Hello everyone this is Tom from EveryStepCalculus.com, EveryStepPhysics.com. Programs that show you step by step how to do these problems.

A student submitted this to Yahoo and it was– you can see the problem, regarding the trapezoidal rule. And, let’s do it. Index8() to get to my menu. I’m going to scroll up to get right to the bottom of the menu.

Cause the trapezoidal rule, T, is closer to the W’s than the A’s. So I did it that way. There’s the trapezoidal rule there on the menu. And it’s really a trapezoidal rule calculator that’s really what would it involves, pretty neat, too.

We add our function. You have to press alpha before you enter anything into these entry lines here in your calculator. Alpha X squared plus 4 times X. I always show you what you’ve entered, you can change it if you want. I say it’s okay, enter the range. The range is alpha 0 and alpha 4. Looks pretty good.

Remember, that’s a definite integral, you can go to my definite integral program (click) and do the calculation exactly. It’ll give you the same answer as what we’re gonna get here. This is a roundabout way of doing something that’s nonsense in both areas. So I say that’s okay. We’re gonna enter the intervals, which is alpha 4.

And here’s the formula, change of X divided by 2, and then f(a), 2 of F of x1, 2 of F of x2, etcetera, etcetera. Down to f(b). This is the actual formula, no matter how many intervals. Change of x is B-minus a divided by n, so that’s 4 minus 0 divided by 4, turns out to be 1, and we compute the intervals. x0, x1, x3, x4, here’s the answers: 1 and 2 and 3 and 4. and we replace them in the function. F(a) is 0, so we have 0 placed in the function, we’re substituting 0 for every X in the function. And the answer is this right here, 0.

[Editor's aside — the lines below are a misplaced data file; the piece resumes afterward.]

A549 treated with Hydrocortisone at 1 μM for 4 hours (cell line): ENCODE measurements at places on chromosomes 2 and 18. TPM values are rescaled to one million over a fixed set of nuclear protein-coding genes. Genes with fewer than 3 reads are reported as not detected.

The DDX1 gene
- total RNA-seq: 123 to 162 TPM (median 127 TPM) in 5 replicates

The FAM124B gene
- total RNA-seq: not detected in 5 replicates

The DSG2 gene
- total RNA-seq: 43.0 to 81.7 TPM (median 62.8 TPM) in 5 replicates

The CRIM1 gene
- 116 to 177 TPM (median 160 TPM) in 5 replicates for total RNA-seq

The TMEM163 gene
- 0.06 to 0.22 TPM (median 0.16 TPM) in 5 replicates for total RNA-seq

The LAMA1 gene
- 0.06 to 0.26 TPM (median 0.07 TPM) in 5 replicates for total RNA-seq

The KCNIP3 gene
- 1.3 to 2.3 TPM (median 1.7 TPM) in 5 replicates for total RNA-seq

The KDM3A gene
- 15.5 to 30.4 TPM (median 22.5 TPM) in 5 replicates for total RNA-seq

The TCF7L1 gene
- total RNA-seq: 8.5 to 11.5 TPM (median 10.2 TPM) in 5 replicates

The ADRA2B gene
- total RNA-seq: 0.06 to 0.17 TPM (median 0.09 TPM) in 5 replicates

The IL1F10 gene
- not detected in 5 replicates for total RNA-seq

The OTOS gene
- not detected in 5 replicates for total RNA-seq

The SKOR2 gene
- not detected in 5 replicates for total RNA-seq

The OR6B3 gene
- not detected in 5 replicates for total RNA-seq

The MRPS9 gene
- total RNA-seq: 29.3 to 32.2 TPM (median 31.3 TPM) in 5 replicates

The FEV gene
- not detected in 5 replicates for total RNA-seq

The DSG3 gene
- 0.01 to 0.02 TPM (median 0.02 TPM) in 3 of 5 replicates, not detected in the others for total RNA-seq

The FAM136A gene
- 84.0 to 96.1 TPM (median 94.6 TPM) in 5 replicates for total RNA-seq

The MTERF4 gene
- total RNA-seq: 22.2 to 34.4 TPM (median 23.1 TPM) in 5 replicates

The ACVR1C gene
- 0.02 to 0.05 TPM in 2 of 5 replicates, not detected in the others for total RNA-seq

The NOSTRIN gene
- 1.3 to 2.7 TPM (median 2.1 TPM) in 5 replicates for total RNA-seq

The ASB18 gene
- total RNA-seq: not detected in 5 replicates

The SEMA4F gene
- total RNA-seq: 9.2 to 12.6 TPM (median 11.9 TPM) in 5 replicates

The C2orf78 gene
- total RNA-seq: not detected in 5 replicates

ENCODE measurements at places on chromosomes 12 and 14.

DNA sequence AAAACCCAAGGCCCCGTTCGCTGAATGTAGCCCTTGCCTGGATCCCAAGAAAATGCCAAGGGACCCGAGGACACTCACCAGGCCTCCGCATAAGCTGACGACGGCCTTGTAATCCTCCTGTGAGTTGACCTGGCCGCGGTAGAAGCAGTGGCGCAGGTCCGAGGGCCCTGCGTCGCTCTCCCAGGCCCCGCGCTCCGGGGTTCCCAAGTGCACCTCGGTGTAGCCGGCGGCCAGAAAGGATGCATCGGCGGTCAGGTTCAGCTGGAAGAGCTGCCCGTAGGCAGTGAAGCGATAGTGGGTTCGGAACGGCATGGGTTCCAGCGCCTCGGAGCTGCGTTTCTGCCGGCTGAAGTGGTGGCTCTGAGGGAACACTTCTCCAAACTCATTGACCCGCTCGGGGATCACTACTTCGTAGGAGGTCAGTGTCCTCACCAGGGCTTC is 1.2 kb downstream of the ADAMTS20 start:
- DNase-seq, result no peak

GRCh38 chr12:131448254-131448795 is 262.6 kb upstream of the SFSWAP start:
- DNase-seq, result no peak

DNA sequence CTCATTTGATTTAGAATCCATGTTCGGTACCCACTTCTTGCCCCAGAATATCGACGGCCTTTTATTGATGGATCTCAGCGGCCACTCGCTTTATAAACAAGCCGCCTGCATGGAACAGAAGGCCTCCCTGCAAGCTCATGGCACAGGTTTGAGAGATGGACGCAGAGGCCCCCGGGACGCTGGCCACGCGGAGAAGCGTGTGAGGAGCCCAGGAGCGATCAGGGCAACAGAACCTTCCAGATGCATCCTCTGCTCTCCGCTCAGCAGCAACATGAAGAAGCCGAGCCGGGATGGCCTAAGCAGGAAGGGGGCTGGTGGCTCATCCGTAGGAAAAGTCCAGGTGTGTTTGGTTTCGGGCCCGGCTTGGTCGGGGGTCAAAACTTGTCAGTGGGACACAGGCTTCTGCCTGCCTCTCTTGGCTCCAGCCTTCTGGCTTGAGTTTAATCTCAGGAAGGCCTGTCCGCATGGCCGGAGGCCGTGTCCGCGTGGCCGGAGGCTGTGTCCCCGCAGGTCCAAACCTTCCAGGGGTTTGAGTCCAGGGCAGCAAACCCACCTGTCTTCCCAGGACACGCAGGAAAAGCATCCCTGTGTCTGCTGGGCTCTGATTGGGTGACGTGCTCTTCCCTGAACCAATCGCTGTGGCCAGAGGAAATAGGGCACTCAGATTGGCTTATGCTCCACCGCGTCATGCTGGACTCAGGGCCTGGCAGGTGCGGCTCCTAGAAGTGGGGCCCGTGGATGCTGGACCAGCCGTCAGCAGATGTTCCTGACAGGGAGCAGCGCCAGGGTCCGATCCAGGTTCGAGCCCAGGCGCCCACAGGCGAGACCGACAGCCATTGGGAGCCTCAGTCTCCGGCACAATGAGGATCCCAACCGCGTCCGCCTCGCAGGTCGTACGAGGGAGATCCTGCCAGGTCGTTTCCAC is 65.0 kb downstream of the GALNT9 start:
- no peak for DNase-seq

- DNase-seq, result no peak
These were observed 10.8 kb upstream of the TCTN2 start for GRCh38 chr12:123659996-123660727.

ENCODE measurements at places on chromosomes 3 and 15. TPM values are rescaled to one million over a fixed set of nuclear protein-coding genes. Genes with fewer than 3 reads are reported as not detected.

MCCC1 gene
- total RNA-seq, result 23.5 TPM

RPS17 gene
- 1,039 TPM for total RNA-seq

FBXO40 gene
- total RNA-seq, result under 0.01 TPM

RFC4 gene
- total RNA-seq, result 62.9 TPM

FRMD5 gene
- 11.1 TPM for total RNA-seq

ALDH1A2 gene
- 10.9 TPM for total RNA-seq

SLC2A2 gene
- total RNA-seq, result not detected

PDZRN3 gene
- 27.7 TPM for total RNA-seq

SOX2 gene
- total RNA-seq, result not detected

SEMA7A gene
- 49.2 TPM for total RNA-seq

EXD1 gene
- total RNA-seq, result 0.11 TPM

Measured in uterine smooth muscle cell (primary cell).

Do the same thing for f(x1) and f(x2). F(1) is placed into the function to equal 5, 12. F(x3) and f(b), so 21 and 32 answer. You’d put parenthesis around these quotation marks, the calculator makes me use quotation marks, but you’re gonna put parenthesis around these, okay, so you look good on your paper. So when we do the definite integral here you’re gonna do the trapezoidal rule approximation. There’s the approximation, and we substitute for these values here.

Put this on your paper and just look like a genius. Do the calculations, comes up to this right here, that turns out to be 54 square units. Pretty neat, huh? EveryStepCalculus.com, go to my site, buy my programs if you wanna pass calculus easy, and subscribe to me if you wanna see more videos and know how my programs work so great. Have a good one.

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